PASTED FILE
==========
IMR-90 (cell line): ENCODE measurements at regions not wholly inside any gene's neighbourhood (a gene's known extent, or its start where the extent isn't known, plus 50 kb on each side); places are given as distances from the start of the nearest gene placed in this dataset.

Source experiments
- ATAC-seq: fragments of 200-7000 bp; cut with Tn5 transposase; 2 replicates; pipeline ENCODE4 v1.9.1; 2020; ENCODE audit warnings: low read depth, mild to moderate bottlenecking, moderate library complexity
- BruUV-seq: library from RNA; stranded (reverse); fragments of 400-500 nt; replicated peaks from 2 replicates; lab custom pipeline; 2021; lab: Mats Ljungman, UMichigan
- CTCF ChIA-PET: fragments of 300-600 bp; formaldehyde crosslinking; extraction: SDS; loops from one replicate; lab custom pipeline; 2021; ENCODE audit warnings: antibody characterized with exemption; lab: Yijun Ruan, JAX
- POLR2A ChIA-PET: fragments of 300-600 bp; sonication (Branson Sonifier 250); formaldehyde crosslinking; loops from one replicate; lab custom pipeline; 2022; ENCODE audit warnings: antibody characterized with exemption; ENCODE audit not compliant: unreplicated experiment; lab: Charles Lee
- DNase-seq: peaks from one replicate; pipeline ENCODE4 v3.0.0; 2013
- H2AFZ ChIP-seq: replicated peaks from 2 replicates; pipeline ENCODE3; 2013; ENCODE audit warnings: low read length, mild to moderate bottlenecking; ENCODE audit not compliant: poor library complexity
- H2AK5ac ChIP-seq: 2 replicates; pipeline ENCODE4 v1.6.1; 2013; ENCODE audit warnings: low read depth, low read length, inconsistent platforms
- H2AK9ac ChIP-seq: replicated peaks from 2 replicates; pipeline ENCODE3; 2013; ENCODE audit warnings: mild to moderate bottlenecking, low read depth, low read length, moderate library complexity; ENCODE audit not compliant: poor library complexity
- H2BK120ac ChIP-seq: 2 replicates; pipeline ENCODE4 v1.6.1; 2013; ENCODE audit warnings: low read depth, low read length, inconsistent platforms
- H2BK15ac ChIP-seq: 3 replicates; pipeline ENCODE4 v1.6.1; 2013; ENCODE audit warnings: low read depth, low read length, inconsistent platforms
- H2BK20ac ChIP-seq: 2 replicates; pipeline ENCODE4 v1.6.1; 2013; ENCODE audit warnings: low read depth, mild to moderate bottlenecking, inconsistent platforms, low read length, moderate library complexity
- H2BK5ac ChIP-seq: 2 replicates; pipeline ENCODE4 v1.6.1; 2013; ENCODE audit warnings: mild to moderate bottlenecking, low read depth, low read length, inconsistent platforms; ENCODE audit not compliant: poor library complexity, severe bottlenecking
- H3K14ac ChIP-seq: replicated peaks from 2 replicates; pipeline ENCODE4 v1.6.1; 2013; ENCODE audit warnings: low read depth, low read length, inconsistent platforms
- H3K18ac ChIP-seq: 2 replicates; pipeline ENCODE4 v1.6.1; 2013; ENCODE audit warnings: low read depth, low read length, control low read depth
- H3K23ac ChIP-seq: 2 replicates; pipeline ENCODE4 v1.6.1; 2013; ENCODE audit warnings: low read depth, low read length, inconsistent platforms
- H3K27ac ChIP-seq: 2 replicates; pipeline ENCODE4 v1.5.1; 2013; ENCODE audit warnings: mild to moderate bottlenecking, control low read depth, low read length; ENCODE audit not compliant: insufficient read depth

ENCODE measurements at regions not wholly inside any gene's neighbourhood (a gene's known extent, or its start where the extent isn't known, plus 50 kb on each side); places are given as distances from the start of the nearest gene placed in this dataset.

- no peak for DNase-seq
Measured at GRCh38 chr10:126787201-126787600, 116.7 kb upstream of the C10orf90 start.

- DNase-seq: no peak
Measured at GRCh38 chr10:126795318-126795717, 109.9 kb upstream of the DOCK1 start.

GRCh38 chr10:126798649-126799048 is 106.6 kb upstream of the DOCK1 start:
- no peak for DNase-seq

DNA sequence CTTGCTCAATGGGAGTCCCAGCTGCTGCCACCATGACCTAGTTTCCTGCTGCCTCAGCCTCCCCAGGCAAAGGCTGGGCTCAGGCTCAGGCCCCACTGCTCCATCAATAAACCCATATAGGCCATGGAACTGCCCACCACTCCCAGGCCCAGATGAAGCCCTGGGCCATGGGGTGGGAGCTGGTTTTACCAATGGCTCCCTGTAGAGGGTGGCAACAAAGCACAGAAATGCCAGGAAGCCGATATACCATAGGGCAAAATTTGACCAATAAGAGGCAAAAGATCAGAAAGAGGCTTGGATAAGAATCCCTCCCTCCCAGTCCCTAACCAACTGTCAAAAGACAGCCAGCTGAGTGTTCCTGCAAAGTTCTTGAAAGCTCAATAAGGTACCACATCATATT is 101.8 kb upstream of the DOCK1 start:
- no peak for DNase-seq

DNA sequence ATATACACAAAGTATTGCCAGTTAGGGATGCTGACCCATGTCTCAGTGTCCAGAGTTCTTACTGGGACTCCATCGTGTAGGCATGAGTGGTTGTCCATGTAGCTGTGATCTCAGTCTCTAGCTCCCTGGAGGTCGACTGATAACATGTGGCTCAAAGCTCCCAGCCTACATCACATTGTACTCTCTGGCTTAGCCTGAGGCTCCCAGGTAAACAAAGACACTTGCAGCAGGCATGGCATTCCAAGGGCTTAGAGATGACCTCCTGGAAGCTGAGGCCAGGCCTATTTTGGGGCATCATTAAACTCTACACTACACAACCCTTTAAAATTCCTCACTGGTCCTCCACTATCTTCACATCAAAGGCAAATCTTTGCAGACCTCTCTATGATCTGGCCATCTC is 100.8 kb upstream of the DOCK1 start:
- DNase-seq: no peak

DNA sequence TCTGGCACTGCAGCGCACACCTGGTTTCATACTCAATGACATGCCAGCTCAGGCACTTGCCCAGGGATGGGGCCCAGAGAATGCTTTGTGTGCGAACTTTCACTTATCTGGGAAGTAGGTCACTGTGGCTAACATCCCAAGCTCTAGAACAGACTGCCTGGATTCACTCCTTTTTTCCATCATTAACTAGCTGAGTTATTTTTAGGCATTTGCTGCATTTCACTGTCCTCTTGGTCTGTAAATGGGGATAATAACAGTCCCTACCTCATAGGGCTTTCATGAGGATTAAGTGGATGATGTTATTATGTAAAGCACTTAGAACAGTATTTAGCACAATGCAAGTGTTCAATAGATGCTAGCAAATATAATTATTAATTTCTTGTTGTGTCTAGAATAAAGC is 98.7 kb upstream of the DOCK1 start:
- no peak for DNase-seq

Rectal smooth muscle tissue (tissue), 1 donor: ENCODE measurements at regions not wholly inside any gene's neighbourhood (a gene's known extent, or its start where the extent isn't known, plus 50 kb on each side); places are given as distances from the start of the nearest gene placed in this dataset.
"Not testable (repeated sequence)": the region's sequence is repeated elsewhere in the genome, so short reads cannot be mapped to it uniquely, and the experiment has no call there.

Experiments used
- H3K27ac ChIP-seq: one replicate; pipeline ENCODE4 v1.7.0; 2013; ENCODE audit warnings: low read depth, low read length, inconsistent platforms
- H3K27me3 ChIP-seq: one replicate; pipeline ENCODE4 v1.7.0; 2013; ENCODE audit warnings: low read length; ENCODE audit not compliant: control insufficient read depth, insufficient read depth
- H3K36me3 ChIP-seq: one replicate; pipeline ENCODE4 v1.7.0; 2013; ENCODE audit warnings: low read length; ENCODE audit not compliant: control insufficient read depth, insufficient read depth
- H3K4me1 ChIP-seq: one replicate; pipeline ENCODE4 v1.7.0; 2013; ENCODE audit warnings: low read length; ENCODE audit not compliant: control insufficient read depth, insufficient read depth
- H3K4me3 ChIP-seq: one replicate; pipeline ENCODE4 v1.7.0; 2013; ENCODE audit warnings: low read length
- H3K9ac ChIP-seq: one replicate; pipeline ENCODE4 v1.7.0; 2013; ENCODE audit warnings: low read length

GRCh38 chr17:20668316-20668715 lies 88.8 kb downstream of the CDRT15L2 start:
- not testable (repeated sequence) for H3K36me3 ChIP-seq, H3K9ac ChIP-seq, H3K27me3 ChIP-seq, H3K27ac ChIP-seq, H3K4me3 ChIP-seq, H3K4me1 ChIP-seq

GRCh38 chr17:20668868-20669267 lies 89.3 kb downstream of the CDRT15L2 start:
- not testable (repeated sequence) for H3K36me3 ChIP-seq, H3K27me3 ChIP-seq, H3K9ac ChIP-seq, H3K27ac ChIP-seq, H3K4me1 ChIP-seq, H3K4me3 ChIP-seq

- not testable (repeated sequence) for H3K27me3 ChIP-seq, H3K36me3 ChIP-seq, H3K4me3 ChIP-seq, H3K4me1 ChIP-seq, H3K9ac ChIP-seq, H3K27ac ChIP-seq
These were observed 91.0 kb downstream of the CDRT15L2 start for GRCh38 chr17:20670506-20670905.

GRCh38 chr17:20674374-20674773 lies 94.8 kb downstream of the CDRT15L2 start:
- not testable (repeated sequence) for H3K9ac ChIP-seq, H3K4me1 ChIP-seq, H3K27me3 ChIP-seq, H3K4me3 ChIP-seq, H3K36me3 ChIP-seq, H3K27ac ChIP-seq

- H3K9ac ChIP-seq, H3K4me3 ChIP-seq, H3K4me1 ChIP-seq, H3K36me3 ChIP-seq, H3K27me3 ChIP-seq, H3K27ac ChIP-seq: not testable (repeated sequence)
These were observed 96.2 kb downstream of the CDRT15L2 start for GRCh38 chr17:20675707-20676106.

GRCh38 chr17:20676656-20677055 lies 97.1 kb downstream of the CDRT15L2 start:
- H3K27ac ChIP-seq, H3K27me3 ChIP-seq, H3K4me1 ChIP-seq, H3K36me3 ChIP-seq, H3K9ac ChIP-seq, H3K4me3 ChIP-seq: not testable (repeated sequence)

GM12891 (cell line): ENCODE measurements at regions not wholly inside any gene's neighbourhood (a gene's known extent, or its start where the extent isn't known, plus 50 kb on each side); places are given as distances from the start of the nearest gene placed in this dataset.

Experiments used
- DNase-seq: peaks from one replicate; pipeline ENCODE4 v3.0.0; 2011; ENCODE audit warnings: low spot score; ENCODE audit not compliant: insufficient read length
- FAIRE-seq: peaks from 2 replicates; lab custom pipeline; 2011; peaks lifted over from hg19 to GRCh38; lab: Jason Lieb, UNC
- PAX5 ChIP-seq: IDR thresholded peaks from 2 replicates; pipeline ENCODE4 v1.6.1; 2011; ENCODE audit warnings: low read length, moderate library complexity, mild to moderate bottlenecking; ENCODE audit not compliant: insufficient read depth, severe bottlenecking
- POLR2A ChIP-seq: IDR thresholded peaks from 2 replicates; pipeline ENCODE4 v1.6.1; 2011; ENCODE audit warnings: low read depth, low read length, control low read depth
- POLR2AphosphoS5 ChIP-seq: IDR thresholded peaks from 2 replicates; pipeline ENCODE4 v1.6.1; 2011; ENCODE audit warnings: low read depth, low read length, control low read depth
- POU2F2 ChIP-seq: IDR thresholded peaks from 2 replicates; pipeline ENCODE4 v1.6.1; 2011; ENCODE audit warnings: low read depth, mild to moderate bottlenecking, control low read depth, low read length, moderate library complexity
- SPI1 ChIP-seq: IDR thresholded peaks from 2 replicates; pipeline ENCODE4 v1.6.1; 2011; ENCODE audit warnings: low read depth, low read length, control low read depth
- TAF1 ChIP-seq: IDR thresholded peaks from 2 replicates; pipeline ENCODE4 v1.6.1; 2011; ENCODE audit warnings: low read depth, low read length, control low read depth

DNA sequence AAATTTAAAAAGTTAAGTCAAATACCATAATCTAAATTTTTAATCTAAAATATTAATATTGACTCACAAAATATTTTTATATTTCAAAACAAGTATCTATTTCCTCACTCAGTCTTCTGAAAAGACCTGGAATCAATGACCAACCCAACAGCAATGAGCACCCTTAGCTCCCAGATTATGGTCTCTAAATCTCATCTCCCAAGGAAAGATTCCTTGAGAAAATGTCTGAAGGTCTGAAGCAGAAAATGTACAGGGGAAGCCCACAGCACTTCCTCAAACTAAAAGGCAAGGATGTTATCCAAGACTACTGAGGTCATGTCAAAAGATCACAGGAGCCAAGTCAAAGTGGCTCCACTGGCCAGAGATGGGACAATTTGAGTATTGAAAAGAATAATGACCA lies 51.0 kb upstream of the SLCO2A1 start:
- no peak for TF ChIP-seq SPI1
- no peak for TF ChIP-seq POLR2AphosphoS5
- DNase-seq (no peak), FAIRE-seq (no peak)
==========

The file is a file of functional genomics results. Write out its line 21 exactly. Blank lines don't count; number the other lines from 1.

Measured at GRCh38 chr10:126787201-126787600, 116.7 kb upstream of the C10orf90 start.